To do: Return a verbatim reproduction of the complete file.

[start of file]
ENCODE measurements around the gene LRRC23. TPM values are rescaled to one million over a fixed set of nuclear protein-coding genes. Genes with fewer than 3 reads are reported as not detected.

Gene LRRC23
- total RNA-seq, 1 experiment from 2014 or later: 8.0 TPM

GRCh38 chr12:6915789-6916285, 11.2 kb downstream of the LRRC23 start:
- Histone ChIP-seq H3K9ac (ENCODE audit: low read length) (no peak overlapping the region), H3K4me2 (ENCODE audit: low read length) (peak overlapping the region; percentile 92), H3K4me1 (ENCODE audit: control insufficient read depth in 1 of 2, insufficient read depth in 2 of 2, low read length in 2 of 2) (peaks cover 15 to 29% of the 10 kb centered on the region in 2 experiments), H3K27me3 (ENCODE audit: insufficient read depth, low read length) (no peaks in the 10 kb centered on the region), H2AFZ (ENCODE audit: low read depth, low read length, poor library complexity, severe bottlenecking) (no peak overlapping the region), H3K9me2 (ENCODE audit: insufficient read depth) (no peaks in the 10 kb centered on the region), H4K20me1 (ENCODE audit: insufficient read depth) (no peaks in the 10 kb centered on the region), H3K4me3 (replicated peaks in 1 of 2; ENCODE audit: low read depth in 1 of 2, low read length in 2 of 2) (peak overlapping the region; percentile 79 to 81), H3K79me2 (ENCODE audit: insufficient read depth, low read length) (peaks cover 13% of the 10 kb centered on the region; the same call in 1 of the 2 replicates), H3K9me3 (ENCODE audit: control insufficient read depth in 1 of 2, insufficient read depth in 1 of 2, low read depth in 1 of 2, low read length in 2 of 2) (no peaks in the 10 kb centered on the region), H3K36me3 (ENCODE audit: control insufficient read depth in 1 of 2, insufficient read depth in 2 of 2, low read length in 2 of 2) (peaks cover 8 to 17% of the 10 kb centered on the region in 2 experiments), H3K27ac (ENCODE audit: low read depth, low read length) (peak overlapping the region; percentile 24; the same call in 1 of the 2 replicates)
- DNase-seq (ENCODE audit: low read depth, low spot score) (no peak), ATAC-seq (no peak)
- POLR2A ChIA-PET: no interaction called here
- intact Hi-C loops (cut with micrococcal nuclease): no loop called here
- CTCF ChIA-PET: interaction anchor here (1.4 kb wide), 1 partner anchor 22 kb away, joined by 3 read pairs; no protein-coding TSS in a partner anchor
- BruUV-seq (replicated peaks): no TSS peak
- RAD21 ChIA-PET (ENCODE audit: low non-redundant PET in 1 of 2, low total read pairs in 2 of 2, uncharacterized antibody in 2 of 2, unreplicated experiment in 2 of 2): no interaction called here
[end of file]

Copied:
ENCODE measurements around the gene LRRC23. TPM values are rescaled to one million over a fixed set of nuclear protein-coding genes. Genes with fewer than 3 reads are reported as not detected.

Gene LRRC23
- total RNA-seq, 1 experiment from 2014 or later: 8.0 TPM

GRCh38 chr12:6915789-6916285, 11.2 kb downstream of the LRRC23 start:
- Histone ChIP-seq H3K9ac (ENCODE audit: low read length) (no peak overlapping the region), H3K4me2 (ENCODE audit: low read length) (peak overlapping the region; percentile 92), H3K4me1 (ENCODE audit: control insufficient read depth in 1 of 2, insufficient read depth in 2 of 2, low read length in 2 of 2) (peaks cover 15 to 29% of the 10 kb centered on the region in 2 experiments), H3K27me3 (ENCODE audit: insufficient read depth, low read length) (no peaks in the 10 kb centered on the region), H2AFZ (ENCODE audit: low read depth, low read length, poor library complexity, severe bottlenecking) (no peak overlapping the region), H3K9me2 (ENCODE audit: insufficient read depth) (no peaks in the 10 kb centered on the region), H4K20me1 (ENCODE audit: insufficient read depth) (no peaks in the 10 kb centered on the region), H3K4me3 (replicated peaks in 1 of 2; ENCODE audit: low read depth in 1 of 2, low read length in 2 of 2) (peak overlapping the region; percentile 79 to 81), H3K79me2 (ENCODE audit: insufficient read depth, low read length) (peaks cover 13% of the 10 kb centered on the region; the same call in 1 of the 2 replicates), H3K9me3 (ENCODE audit: control insufficient read depth in 1 of 2, insufficient read depth in 1 of 2, low read depth in 1 of 2, low read length in 2 of 2) (no peaks in the 10 kb centered on the region), H3K36me3 (ENCODE audit: control insufficient read depth in 1 of 2, insufficient read depth in 2 of 2, low read length in 2 of 2) (peaks cover 8 to 17% of the 10 kb centered on the region in 2 experiments), H3K27ac (ENCODE audit: low read depth, low read length) (peak overlapping the region; percentile 24; the same call in 1 of the 2 replicates)
- DNase-seq (ENCODE audit: low read depth, low spot score) (no peak), ATAC-seq (no peak)
- POLR2A ChIA-PET: no interaction called here
- intact Hi-C loops (cut with micrococcal nuclease): no loop called here
- CTCF ChIA-PET: interaction anchor here (1.4 kb wide), 1 partner anchor 22 kb away, joined by 3 read pairs; no protein-coding TSS in a partner anchor
- BruUV-seq (replicated peaks): no TSS peak
- RAD21 ChIA-PET (ENCODE audit: low non-redundant PET in 1 of 2, low total read pairs in 2 of 2, uncharacterized antibody in 2 of 2, unreplicated experiment in 2 of 2): no interaction called here